This year’s London Marathon is set to be the biggest marathon ever staged anywhere in the world, with an incredible 100,000 runners scheduled to take part on Sunday 3rd October.
The Monex team is made up of eight runners, all of whom have their own reason and drive to take on the 26.2-mile challenge.
To track the team’s incredible journey in the run-up to the big day, we will be releasing a fortnightly interview with each of the runners, sharing with us an insight into the dedication and commitment that goes into the race before reaching the start line. This interview will be the first of eight in the series.
First up, we have Karen Costen, our Management Accountant at Monex Europe.
Firstly Karen – tell us about yourself:
Originally from an all-year-around hot country (Venezuela), I’m a Management Accountant at Monex, and am excited to take up the challenge of running my first ever marathon. As an only child, my parents kept me busy and entertained by making me do as many extracurricular activities as possible – from swimming and tennis, to piano lessons and even flamenco! As a result, I have always been very active and enthusiastic about sports and arts (and numbers). This year is my 10th anniversary of moving to the UK, so the London Marathon will be a great way to celebrate that!
Why have you decided to run the London 2021 Marathon?
I’ve been into sports for my whole life, but I didn’t realise how much I enjoy running until April 2020, when it was almost the only form of outdoor exercise due to the Covid pandemic and being in lockdown. I went from not running at all, to running a half marathon within four weeks (too extreme, I do not recommend!). From there, I just kept running and training, as I realised it was helping me cope with some difficult personal circumstances. Now, I want to push myself even further and enjoy the sense of achievement after running my first full marathon.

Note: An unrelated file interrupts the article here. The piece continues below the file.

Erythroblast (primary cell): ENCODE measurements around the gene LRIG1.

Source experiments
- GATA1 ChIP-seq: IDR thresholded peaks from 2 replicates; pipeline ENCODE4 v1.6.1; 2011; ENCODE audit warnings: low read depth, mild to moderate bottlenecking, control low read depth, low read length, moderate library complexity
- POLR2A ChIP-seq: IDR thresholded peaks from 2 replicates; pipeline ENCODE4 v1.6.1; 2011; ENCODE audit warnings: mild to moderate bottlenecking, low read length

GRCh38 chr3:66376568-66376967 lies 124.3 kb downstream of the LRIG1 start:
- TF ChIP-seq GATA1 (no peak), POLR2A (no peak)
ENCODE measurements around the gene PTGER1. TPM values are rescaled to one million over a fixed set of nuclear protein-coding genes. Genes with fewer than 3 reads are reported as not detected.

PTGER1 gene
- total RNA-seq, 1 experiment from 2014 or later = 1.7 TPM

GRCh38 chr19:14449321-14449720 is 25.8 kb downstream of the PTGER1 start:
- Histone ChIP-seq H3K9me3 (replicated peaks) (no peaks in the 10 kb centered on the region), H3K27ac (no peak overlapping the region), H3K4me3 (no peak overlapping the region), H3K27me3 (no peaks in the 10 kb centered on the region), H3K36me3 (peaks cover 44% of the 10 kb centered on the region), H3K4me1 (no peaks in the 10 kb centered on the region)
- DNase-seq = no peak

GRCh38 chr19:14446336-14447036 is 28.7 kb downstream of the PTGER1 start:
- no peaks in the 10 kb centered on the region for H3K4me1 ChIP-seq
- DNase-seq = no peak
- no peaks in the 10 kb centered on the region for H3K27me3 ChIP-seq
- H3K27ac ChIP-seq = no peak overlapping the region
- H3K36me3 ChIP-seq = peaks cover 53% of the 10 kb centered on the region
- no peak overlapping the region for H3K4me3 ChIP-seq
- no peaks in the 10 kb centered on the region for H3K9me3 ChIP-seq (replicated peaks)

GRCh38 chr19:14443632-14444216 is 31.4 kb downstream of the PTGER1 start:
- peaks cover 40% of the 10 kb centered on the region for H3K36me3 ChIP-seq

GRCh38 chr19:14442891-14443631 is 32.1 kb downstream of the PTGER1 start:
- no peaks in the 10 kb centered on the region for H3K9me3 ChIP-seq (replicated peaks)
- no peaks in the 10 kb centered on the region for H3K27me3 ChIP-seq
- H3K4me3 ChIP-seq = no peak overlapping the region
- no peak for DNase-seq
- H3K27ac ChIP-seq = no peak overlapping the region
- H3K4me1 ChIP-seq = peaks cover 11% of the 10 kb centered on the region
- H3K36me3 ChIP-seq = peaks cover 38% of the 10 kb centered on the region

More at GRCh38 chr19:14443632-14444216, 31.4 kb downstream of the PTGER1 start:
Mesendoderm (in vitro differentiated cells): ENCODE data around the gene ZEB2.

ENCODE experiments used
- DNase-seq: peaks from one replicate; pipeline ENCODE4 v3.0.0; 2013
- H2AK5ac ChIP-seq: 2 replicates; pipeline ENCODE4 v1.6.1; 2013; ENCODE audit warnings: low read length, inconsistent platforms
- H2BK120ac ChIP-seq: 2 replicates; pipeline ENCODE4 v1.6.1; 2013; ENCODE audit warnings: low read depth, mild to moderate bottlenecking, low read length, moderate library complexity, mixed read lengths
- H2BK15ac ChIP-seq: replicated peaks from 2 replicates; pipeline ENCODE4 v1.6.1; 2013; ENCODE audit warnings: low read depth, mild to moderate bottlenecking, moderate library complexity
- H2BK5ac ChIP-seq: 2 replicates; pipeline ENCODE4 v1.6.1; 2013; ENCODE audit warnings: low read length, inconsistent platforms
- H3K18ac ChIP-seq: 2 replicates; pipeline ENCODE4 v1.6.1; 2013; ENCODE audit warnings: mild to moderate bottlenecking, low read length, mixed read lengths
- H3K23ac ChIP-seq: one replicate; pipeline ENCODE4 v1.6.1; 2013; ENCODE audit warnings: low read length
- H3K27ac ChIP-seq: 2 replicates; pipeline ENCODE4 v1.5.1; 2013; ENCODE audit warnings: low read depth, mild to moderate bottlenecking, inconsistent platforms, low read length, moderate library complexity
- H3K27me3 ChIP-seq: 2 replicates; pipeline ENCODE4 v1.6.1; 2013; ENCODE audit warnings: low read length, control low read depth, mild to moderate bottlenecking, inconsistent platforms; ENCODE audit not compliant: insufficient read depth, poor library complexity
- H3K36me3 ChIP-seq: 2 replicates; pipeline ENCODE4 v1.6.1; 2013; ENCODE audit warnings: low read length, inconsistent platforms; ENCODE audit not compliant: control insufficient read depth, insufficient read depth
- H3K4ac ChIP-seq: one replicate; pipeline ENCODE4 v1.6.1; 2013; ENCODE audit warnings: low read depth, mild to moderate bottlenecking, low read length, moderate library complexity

How much experience do you have running long distances?
I have run two half marathons, one by myself and another with a small group of friends; both happened last year – 2020.
How are you preparing both mentally and physically for the race?
Unfortunately, I had to let some previous injuries heal properly before I could start with the real training, so it has been a slow start. However, Monex’s Personal Trainer and Life Coach Tarik is guiding me through it all and helping to ensure I avoid injuries. Mentally, I’ve been ready for a long time…or at least that’s how I feel!
What has been the toughest challenge you have faced during your training so far, and how have you overcome it?
Shin splints. I had to be patient and stop running to let them heal fully, buy myself a better pair of trainers (better for long distance running), and do A LOT of stretching. At the moment, I am trying to improve my running technique, and this is something I hope to have mastered by the time the big day comes in October.
When it gets tough, what are your strategies to keep going?
I don’t think I’ve reached that point yet, but perhaps in summer (if it ever gets too hot), it will be a lot tougher! Usually, I have this voice in my head that tells me to keep going as I know how rewarding it is and how I never regret going out for a run – instead I feel quite the opposite!
During your training so far, have you had to correct your running technique at all? Do you have any tips for maintaining a good running form?
Yes, I’m currently trying to change my pronation and cadence and attempt to land with my toes rather than my heels. This is not something that comes naturally to me, and I will have to work on it! I’m also trying to slow down and focus more on distance rather than time.
How have you and the other Monex marathon runners supported and motivated each other?
It’s still early days, but we have a WhatsApp chat and we follow each other on Strava. For now, I sense more competition than support, but I guess that is a way of keeping each other motivated. At the end of the day, we all have the same ultimate goal, and that is to raise money for the wonderful charity “Get Kids Going!”
What is the most rewarding this about running/training for a marathon?
Realising how much my body and mind can cope with has to be one of the most rewarding things about training. I also feel like I’m choosing the best type of medicine and strategy to cope with difficulties in life. It’s great to enjoy the sense of achievement after reaching that finish line, and to remind myself that we grow and experience great things by challenging ourselves.
How will you celebrate once finishing the race?
I’m still clueless about how I’ll feel – physically and emotionally – but I know that I will want to take it all in wherever I am and enjoy what I would have achieved. No doubt I’ll have a BIG smile on my face!
What words of wisdom can you give for anyone thinking of running a marathon in the future?
Simply keep going, but do it in a smart way of course. So much of the hard work happens in our head, but we also need a good technique and know what works best for our own body. Don’t get too distracted trying to compete with others, it’s always about our own PB, although I sometimes have to remind myself of this too!
To donate to “Get Kids Going!”, please visit our JustGiving page here.